When you sort, just sort the list. Either update the indexes in the map during the sort, or update after the sort is complete. This does not affect the O(nlgn) sort, as it's a linear step. O(nlgn + n) == O(nlgn)

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I don't think remove is O(1)... When you call remove, it removes from the list and messes up the indexes. –  Rudiger Jan 19 '10 at 23:49
Just because you remove an object from a sorted list doesn't mean it's still not sorted... ie. [3, 5, 6]. There's not a 4 in the list, but it's still sorted properly... So the sort would only have to occur after the put. –  max Apr 12 '12 at 6:00

Ordered Dictionary

Recent versions of Python (2.7, 3.1) have "ordered dictionaries" which sound like what you're describing.

The official Python "ordered dictionary" implementation is inspired by previous 3rd-party implementations, as described in the PEP 372.


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OrderedDict maintains entries in insertion order, not natural key sort order. –  Geoff Reedy Jan 20 '10 at 17:29
True, but it is sortable, as described in the Python documentation. It seems like a pretty reasonable fit to the description in the question. –  Craig McQueen Jan 21 '10 at 0:19

What you're looking at is a hashtable with pointers in the entries to the next entry in sorted order. It's a lot like the LinkedHashMap in java except that the links are tracking a sort order rather than the insertion order. You can actually implement this totally by wrapping a LinkedHashMap and having the implementation of sort transfer the entries from the LinkedHashMap into a TreeMap and then back into a LinkedHashMap.

Here's an implementation that sorts the entries in an array list rather than transferring to a tree map. I think the sort algorithm used by Collection.sort will do a good job of merging the new entries into the already sorted portion.

public class SortaSortedMap<K extends Comparable<K>,V> implements Map<K,V> {

    private LinkedHashMap<K,V> innerMap;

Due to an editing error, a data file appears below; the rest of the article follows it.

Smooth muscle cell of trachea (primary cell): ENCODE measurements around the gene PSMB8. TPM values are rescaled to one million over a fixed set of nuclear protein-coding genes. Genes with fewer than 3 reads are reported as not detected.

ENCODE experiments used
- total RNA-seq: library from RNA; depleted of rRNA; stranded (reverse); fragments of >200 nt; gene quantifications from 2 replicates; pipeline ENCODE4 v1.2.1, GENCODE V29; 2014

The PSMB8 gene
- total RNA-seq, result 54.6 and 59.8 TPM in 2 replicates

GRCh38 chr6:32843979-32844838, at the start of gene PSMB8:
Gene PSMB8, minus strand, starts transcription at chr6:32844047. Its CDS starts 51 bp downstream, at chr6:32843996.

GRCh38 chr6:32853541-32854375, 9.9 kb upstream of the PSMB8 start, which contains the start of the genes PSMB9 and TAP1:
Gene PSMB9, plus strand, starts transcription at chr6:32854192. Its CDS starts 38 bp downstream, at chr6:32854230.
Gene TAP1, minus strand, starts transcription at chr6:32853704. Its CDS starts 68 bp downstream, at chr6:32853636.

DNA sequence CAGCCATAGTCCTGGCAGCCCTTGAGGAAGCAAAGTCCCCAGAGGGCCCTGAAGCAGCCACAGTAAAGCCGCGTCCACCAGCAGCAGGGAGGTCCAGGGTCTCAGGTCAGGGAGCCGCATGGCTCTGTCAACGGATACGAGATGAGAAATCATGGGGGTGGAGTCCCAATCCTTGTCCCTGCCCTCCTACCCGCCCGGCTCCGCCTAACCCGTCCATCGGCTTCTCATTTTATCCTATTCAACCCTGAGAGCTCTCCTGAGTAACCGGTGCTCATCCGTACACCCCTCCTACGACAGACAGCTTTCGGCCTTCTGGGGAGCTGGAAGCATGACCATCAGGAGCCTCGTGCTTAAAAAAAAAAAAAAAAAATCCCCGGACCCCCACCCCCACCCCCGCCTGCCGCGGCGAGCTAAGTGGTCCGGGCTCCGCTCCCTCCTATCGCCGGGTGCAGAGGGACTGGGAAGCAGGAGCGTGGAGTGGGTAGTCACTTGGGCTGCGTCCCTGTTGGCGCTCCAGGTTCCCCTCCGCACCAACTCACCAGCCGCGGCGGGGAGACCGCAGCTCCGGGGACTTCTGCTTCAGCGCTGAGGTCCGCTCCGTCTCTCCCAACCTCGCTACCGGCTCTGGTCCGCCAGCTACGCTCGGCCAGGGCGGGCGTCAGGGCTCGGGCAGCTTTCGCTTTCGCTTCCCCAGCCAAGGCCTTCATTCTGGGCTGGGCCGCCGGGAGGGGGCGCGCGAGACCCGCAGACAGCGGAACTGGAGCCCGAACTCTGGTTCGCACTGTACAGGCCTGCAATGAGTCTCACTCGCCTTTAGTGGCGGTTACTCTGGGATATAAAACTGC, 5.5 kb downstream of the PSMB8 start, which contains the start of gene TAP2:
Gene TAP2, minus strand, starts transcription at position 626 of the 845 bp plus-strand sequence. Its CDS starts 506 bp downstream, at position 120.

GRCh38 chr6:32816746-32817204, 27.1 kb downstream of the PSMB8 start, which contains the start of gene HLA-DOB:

public SortaSortedMap() {
        this.innerMap = new LinkedHashMap<K,V>();

    public SortaSortedMap(Map<K,V> map) {
        this.innerMap = new LinkedHashMap<K,V>(map);

    public Collection<V> values() {
        return innerMap.values();

    public int size() {
        return innerMap.size();

    public V remove(Object key) {
        return innerMap.remove(key);

    public V put(K key, V value) {
        return innerMap.put(key, value);

    public Set<K> keySet() {
        return innerMap.keySet();

    public boolean isEmpty() {
        return innerMap.isEmpty();

    public Set<Entry<K, V>> entrySet() {
        return innerMap.entrySet();

    public boolean containsKey(Object key) {
        return innerMap.containsKey(key);

    public V get(Object key) {
        return innerMap.get(key);

    public boolean containsValue(Object value) {
        return innerMap.containsValue(value);

    public void clear() {

    public void putAll(Map<? extends K, ? extends V> m) {

    public void sort() {
        List<Map.Entry<K,V>> entries = new ArrayList<Map.Entry<K,V>>(innerMap.entrySet());
        Collections.sort(entries, new KeyComparator());
        LinkedHashMap<K,V> newMap = new LinkedHashMap<K,V>();
        for (Map.Entry<K,V> e: entries) {
            newMap.put(e.getKey(), e.getValue());
        innerMap = newMap;

    private class KeyComparator implements Comparator<Map.Entry<K,V>> {

        public int compare(Entry<K, V> o1, Entry<K, V> o2) {
            return o1.getKey().compareTo(o2.getKey());


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I'm not aware of a data structure classification with that exact behavior, at least not in Java Collections (or from nonlinear data structures class). Perhaps you can implement it, and it will henceforth be known as the RudigerMap.

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Some sort of hybrid hashmap/treemap perhaps? Inserts go into the hashmap, sort then transfers hashmap items into the treemap. Not sure how you would get O(1) for removals as well though...hmmm.. –  Paolo Jan 5 '10 at 16:13